Grind about one cup of freeze-dried strawberries to a coarse powder. I did mine in the blender, but if they’re dry enough you could even crush them with a wooden spoon in a heavy bowl–leaving some bits rough gives a little burst of berry flavor in the finished frosting and reminds us there are real berries involved. Add to the berry powder about a cup of powdered (confectioner’s) sugar, a teaspoon of vanilla, a cup of soft butter, and a tablespoon or two of heavy cream. Blend them together well, adding more sugar and/or cream as needed for flavor and texture. Apply liberally to the brownies, cake, cookies, tongue, etc, as needed for improved state of bliss.

I sprinkled them with some edible glitter just for good measure. A little extra pizzazz never really hurt anything. But you could just sprinkle yours with the stardust of your affection and it’d be just as glamorous and grand.

This whole brownie-baking urge of mine was motivated in large part because I felt like making a sort of Valentine’s Day treat; since we’ll be in the car on a work-related jaunt much of the actual Valentine’s Day, I figured today was a reasonable substitution for the occasion. Since both my husband and I love chocolate and baked treats but do better with less wheat flour, I figured substituting corn flour could be a decent and respectable enough Tex-Mex way of dealing with that part of the equation. And since neither of us is a stickler for celebrating only on the official or ‘correct’ dates for anything, we’re both quite willing to celebrate the American holiday of love-and-romance any old time we can. Because for love, there really is no acceptable substitute.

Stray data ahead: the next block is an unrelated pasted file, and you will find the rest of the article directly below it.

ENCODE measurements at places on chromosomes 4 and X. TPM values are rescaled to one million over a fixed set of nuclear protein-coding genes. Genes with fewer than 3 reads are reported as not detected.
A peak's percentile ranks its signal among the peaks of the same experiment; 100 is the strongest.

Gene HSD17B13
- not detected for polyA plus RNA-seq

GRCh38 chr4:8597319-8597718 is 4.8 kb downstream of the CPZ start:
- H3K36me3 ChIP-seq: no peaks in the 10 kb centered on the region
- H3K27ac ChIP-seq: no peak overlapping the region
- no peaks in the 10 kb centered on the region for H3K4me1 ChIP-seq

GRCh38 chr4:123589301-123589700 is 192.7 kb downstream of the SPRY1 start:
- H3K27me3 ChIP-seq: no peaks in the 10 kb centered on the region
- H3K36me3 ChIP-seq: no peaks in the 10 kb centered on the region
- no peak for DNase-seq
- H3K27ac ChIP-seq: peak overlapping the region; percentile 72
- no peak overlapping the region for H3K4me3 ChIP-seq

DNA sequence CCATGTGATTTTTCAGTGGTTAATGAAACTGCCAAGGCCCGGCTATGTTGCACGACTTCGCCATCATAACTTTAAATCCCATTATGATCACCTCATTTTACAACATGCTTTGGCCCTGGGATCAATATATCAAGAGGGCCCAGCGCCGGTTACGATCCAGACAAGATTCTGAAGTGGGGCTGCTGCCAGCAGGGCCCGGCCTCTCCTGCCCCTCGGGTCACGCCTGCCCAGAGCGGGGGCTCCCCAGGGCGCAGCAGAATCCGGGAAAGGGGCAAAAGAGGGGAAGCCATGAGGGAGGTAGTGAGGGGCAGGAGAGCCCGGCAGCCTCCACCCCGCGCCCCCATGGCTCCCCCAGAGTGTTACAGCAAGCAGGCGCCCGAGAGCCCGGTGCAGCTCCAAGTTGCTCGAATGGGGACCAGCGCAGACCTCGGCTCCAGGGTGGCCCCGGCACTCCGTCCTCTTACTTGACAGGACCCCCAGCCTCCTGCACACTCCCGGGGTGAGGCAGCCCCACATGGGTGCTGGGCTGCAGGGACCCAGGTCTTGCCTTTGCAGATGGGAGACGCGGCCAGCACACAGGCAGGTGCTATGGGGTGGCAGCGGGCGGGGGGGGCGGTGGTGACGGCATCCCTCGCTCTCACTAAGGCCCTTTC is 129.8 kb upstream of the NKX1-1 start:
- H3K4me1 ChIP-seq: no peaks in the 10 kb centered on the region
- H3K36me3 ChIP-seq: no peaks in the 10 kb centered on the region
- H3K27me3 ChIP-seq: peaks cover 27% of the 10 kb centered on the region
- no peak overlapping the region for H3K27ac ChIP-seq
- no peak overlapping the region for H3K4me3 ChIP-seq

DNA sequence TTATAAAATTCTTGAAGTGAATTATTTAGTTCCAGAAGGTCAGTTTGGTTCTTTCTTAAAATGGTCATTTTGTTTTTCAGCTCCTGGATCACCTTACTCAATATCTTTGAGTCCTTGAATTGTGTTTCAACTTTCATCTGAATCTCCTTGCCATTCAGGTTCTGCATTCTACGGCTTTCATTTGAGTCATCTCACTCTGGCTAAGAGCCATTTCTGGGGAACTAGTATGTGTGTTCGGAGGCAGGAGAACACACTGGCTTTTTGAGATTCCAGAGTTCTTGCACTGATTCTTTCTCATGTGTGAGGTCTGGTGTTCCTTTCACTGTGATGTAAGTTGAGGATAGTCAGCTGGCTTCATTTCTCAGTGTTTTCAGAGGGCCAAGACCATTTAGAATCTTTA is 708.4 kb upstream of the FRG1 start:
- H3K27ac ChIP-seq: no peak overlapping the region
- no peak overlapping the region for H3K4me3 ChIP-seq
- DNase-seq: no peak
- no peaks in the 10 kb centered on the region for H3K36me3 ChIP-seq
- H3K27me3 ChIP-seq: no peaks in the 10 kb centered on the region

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XOXOXO!

Foodie Tuesday: Last Suppers and Beyond

I Loves Ya, Cupcake!

I kiss your cherry-colored lips

And suddenly, straight over flips

My heart in loping, loopy leaps

As sugared-up as Mallo Peeps

Get kids at Eastertime to fly,

As ice cream piled on apple pie

And candy canes in cocoa make

Our livers strain, gallbladders quake,

Arteries cringe and capillaries

Bloat, collapse, and the Tooth Fairy’s

Rounds expand a hundredfold

When molars instantly grow old.

You get my drift: one little kiss

Of your sweet lips can lead to this

Extreme, near-paralytic dose

Of dearness, loveliness, and close-

Encountered expiration date,

But loving you is surely fate,

My cupcake, my delicious sweet,

And death of it the final treat.

 

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If one’s not careful, trimming one’s waistline can lead to wasting away. There’s an art to eating well, after all. What you eat can kill you, but what you don’t eat can, too. What to do?! Think I’ll just lie down here in this quiet spot in the graveyard . . .

The Great Equalizer

Willowy or wallowing?

Slinky or obese?

Ma likes the taste of salad greens

And Pater thrives on grease.

What’s odd is, their cholesterol

And blood pressure and weight

Don’t seem to correspond at all

With anything they ate.

I can’t quite comprehend how one

Eats lard, the other, toast,

And both don’t change; I guess

Food matters little

To a ghost.